John is a 60-something physician from New Brunswick, Canada. He’s been a “Maritimer” (Canadian slang for those living in the eastern coastal provinces) all his adult life, except for that one winter ski patrolling out at Apex Mountain in British Columbia. John is the ultimate “bucket lister”. He’s done it all, seen it all. He’s sailed across oceans, taken up dancing as an adult, slogged through Quebec’s Chic Choc mountains, and taught some of the first ever wind surfing classes in the ‘70s. He ice skates and cares gently and effectively for other rural Maritimers. Prior to the Haute Route, however, John had basically no backcountry experience. In what is one of my favorite new phenomenons in the backcountry skiing world, John did his training by skinning up his local Crabbe Mountain ski hill. Backcountry skiing is a complicated beast. There is the uphill, the downhill, the equipment, and the hazards. Most aspiring backcountry skiers have the downhill portion pretty well sorted out. Learning the skills for ascending on skis is best done in a safe, familiar environment. More and more resorts allow uphill traffic, and more and more skiers are participating. This allows people to skin where they already know where to go, to skin where it is at least relatively safe to do so, and to skin sometimes on man-made snow when there is no snow in the wild. It’s brilliant. A number of times in recent years we have had folks just like John dedicate months of preparation for the uphill portion of a backcountry trip completely inside a ski resort boundary. John’s preparation paid off. He won’t say it was easy, but he had what it took to complete each day with enough energy to find the next wine glass. That’s success!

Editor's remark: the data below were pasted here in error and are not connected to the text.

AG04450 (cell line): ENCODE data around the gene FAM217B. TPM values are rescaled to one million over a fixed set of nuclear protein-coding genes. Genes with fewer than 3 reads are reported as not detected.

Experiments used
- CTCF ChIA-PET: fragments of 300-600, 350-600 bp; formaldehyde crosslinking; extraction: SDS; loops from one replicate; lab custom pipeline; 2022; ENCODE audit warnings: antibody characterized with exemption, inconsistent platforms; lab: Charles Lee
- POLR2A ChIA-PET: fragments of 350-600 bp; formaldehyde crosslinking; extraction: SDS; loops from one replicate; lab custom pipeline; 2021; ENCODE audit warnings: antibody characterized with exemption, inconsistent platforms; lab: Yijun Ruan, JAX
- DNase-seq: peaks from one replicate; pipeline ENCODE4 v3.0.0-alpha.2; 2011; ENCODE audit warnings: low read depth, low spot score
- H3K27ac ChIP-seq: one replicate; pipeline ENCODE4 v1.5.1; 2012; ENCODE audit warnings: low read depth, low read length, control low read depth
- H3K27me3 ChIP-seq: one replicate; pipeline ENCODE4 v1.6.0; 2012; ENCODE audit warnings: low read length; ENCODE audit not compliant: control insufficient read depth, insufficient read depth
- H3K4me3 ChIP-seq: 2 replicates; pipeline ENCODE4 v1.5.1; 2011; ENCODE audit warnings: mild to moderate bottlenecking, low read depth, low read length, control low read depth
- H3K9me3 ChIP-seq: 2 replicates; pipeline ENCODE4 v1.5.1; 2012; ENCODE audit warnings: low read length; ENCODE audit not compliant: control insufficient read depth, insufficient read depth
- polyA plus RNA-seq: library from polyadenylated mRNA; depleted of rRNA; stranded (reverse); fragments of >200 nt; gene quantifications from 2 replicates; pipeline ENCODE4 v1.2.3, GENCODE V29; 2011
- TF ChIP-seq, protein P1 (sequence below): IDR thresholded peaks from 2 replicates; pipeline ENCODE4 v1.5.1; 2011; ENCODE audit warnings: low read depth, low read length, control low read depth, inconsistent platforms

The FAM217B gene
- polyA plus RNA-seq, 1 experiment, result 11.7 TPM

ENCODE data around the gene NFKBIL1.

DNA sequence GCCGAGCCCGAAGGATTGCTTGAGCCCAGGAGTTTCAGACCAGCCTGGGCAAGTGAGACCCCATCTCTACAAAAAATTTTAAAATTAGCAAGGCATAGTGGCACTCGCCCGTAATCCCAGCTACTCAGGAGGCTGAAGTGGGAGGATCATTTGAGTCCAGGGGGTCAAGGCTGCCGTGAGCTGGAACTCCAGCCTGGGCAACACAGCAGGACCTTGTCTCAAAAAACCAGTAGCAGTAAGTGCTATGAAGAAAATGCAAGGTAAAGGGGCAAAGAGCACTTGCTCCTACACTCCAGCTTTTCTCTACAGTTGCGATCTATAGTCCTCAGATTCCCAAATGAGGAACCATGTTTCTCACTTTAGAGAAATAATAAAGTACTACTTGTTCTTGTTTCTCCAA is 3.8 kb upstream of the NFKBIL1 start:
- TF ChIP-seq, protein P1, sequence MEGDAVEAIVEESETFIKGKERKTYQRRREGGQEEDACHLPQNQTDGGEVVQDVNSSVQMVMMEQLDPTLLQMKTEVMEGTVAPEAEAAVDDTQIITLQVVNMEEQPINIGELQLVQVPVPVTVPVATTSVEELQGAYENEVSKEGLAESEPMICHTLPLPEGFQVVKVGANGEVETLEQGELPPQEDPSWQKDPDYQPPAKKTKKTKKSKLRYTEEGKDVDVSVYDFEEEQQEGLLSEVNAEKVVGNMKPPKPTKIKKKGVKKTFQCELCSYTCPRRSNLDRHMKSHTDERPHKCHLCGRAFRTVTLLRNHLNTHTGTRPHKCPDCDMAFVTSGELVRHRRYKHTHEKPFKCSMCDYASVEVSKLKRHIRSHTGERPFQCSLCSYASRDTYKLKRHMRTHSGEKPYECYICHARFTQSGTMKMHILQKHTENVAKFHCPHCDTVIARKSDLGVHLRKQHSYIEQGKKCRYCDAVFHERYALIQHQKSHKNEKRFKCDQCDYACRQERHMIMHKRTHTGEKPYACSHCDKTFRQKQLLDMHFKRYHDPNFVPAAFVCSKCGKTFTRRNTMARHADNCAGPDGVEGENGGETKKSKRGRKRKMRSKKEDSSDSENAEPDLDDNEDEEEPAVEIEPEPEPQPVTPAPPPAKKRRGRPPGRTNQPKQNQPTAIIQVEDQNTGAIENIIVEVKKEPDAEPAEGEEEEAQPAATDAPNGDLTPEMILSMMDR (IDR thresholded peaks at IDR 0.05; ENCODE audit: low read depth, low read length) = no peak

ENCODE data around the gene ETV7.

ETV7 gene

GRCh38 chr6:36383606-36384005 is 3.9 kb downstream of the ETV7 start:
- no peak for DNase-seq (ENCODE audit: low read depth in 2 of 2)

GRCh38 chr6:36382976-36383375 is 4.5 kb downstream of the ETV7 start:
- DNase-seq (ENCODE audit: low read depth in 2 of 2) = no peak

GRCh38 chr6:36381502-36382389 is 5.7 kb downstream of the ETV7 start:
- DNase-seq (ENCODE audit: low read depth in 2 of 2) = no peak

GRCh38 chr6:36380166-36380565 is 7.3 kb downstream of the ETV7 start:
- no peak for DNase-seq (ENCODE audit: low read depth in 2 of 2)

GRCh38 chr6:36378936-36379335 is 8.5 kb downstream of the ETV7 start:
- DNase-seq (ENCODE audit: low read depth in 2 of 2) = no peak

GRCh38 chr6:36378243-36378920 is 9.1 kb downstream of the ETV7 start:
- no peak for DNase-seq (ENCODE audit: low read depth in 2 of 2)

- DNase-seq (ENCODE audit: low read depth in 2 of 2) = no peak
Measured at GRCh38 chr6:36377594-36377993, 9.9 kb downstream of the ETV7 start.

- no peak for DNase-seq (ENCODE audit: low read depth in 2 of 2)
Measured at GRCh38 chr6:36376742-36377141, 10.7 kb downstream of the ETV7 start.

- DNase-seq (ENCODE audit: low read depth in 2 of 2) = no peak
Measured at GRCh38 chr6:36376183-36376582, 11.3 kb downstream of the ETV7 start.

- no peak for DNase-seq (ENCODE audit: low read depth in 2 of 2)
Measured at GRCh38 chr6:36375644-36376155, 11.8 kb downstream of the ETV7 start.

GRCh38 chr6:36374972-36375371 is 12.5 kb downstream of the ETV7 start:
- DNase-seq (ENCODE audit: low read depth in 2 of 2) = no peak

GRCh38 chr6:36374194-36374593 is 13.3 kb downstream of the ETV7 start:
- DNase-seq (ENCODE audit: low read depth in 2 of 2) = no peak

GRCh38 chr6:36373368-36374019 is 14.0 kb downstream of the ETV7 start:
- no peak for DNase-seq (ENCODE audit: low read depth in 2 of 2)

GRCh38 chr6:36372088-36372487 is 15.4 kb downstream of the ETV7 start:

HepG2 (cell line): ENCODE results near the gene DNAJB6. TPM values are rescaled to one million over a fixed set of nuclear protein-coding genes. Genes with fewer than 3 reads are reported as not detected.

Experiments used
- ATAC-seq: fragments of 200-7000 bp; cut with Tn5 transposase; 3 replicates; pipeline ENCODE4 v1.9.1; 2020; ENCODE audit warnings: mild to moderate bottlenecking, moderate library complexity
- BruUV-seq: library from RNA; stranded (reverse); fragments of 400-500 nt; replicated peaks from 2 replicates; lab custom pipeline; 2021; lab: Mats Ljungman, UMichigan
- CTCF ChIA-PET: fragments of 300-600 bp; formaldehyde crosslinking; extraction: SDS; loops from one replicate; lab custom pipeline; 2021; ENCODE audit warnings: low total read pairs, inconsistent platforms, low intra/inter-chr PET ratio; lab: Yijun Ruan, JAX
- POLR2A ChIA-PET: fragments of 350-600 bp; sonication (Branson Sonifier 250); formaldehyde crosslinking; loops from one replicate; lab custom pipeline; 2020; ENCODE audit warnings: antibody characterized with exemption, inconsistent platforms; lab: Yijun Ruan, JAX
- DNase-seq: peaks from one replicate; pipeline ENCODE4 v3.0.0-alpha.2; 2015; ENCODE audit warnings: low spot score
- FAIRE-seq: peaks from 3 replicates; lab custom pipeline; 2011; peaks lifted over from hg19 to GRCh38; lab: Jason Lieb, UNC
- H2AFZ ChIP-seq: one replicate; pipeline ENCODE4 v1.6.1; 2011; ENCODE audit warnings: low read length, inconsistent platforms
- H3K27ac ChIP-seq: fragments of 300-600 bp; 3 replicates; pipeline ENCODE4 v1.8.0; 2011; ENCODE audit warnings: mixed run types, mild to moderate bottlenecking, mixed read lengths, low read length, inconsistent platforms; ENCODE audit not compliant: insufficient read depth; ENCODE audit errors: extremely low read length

The Haute Route was Scott’s first guided ski adventure, ever. The same could be said of other participants on this trip, but it isn’t as notable as it is for Scott. Scott has been skiing the backcountry for about 20 years. He is a competent, accomplished backcountry skier (Jed’s note: I should know. I’ve skied, recreationally, with Scott since 2003). By all measures he has the skill and experience to complete the Haute Route, unguided. He chose to come with International Alpine Guides for our intimate logistical knowledge and the margin of safety that comes with excellent guidance. Scott races bikes, skis the backcountry around his home in Bishop, CA a couple times a week, and takes at least a couple ski trips out of the area each year. He and a partner put up a respectable time at a very cold running of Colorado’s “Elk Mountain Grand Traverse” ski mountaineering race just weeks before the Haute Route. In short, Scott had no problems with the athletic portion of the Haute Route. For that matter, he had no problems with any portion of the Haute Route. He was a solid guest, for whom the most remarkable observation is his humility in choosing to employ professional oversight. We appreciate Scott’s participation, and you will appreciate professional oversight, regardless of your background.